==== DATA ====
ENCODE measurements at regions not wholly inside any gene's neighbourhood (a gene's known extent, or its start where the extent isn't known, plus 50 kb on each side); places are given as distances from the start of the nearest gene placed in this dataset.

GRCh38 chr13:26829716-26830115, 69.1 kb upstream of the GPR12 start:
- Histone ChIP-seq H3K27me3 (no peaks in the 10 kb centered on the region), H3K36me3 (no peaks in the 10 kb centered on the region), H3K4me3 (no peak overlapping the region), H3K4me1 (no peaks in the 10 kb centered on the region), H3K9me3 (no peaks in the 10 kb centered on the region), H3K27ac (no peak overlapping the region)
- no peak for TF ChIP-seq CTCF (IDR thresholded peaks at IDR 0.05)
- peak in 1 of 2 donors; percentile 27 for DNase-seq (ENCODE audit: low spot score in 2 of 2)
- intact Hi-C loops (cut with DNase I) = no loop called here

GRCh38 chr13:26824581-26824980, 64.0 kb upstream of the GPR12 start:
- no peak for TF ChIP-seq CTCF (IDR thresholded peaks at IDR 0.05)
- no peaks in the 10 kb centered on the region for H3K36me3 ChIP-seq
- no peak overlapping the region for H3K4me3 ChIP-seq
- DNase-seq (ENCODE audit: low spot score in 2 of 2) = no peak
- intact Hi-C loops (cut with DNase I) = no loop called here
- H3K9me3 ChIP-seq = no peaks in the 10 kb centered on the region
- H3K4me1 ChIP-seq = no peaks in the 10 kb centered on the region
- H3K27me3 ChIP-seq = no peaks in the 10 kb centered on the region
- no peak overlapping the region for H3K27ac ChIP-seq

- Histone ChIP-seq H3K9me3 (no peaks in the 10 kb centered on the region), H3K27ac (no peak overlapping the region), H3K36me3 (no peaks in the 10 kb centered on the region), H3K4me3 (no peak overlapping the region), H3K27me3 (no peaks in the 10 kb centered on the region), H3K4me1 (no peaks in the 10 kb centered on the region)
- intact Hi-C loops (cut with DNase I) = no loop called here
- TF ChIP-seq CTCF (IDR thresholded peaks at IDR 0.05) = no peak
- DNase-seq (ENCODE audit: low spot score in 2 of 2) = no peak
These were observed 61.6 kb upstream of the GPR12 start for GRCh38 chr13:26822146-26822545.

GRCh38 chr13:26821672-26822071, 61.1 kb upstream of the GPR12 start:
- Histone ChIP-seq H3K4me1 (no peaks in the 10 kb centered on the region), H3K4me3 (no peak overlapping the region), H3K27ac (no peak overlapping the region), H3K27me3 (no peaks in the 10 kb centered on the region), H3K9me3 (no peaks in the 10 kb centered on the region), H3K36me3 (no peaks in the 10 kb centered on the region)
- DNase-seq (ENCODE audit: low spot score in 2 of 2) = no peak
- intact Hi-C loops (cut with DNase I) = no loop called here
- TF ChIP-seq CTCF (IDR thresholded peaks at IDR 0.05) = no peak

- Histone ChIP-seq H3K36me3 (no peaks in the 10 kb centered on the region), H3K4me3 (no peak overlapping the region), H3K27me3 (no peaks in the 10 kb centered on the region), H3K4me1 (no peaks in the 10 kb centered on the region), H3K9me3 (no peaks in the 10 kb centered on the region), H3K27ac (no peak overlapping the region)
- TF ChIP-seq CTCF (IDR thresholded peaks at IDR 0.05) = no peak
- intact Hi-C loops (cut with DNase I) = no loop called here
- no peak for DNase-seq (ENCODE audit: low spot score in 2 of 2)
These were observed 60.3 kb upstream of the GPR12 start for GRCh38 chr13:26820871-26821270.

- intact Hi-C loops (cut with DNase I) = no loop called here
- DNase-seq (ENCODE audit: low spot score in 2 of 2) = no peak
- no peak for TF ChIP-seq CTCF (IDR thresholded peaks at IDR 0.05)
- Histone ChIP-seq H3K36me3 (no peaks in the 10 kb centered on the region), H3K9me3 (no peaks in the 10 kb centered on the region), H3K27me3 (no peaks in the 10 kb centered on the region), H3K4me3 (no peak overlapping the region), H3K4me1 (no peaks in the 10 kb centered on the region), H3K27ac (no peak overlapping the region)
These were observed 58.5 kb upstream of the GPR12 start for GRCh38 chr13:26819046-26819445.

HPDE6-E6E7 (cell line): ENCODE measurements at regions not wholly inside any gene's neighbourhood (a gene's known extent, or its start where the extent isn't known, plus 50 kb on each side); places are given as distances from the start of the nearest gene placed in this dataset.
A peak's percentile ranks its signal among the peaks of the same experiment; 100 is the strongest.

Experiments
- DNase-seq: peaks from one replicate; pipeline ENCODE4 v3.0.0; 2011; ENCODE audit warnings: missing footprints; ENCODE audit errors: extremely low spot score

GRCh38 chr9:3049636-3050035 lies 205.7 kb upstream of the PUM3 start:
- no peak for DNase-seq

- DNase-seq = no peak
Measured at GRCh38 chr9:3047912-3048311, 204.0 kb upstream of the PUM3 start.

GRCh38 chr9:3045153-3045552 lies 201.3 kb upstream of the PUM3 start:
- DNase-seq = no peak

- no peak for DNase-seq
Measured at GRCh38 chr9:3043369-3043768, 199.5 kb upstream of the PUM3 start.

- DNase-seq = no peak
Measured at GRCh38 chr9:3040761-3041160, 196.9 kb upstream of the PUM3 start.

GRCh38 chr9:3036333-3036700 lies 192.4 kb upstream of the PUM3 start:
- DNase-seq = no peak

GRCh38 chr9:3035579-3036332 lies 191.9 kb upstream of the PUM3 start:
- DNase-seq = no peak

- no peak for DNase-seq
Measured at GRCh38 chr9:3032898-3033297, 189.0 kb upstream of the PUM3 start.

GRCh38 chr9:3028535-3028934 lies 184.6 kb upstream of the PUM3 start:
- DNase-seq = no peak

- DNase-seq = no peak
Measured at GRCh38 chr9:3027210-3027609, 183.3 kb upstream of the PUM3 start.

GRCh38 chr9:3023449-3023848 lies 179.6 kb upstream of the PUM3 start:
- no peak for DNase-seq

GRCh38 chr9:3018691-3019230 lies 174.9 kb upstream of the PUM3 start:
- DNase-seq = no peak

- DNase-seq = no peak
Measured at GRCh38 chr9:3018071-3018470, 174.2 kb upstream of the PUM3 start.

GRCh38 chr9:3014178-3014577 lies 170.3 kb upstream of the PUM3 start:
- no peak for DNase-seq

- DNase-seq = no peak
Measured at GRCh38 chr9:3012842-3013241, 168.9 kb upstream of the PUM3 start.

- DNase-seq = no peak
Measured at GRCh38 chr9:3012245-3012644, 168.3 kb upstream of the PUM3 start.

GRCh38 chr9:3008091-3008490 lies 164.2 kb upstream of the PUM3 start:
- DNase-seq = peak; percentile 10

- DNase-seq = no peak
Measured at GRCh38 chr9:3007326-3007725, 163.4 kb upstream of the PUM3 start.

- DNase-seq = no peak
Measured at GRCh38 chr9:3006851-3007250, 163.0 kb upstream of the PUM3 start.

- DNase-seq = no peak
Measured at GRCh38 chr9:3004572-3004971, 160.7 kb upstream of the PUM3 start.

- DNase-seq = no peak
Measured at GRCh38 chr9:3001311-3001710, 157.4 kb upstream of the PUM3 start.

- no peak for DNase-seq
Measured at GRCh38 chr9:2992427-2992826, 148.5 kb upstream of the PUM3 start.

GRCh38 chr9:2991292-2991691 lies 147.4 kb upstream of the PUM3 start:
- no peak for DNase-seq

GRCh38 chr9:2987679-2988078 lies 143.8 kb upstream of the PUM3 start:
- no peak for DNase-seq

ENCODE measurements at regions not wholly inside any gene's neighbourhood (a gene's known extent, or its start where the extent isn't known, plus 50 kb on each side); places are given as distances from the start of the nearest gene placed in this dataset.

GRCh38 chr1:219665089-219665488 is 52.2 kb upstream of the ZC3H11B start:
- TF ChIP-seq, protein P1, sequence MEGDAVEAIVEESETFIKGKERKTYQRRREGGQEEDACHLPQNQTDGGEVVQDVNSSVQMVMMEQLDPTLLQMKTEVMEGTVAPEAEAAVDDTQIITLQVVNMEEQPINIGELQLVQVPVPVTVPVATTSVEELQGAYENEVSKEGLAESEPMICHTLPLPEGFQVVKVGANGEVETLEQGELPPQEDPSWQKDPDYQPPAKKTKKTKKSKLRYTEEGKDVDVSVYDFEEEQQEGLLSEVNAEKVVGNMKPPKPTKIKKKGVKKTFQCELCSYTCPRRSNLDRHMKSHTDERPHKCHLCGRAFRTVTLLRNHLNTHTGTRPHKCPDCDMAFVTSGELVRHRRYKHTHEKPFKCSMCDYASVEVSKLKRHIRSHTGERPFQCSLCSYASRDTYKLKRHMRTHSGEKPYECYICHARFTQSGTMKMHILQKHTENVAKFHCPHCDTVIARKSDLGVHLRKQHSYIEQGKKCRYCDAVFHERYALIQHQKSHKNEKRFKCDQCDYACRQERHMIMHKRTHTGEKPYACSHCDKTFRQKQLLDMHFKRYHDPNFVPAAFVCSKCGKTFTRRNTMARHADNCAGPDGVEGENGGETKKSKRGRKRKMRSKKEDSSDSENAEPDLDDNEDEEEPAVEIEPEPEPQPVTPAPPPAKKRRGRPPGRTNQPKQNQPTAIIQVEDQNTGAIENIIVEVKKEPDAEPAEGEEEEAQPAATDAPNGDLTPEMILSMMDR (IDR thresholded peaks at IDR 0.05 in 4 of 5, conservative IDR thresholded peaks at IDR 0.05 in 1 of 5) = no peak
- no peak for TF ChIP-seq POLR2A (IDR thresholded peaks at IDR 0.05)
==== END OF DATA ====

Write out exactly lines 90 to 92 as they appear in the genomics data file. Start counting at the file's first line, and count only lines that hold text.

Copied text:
GRCh38 chr1:219665089-219665488 is 52.2 kb upstream of the ZC3H11B start:
- TF ChIP-seq, protein P1, sequence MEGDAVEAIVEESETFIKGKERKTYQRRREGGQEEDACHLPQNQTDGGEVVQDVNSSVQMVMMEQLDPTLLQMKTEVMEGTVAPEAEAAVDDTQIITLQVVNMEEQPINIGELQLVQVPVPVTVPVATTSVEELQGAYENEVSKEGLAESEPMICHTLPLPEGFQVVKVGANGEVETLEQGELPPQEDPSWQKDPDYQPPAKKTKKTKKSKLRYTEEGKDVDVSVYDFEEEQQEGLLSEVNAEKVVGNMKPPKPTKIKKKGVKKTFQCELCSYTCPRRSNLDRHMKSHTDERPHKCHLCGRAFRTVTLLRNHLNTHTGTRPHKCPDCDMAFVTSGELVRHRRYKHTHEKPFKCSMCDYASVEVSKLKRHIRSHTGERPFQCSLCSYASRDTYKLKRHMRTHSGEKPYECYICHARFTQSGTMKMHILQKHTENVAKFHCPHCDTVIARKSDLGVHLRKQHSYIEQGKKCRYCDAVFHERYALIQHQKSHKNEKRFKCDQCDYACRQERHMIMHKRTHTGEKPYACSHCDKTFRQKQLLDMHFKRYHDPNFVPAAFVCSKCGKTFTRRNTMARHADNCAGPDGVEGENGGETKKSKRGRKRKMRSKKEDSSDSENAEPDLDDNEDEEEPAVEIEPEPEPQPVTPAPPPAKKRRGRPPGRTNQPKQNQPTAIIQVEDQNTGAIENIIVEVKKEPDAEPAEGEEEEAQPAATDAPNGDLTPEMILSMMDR (IDR thresholded peaks at IDR 0.05 in 4 of 5, conservative IDR thresholded peaks at IDR 0.05 in 1 of 5) = no peak
- no peak for TF ChIP-seq POLR2A (IDR thresholded peaks at IDR 0.05)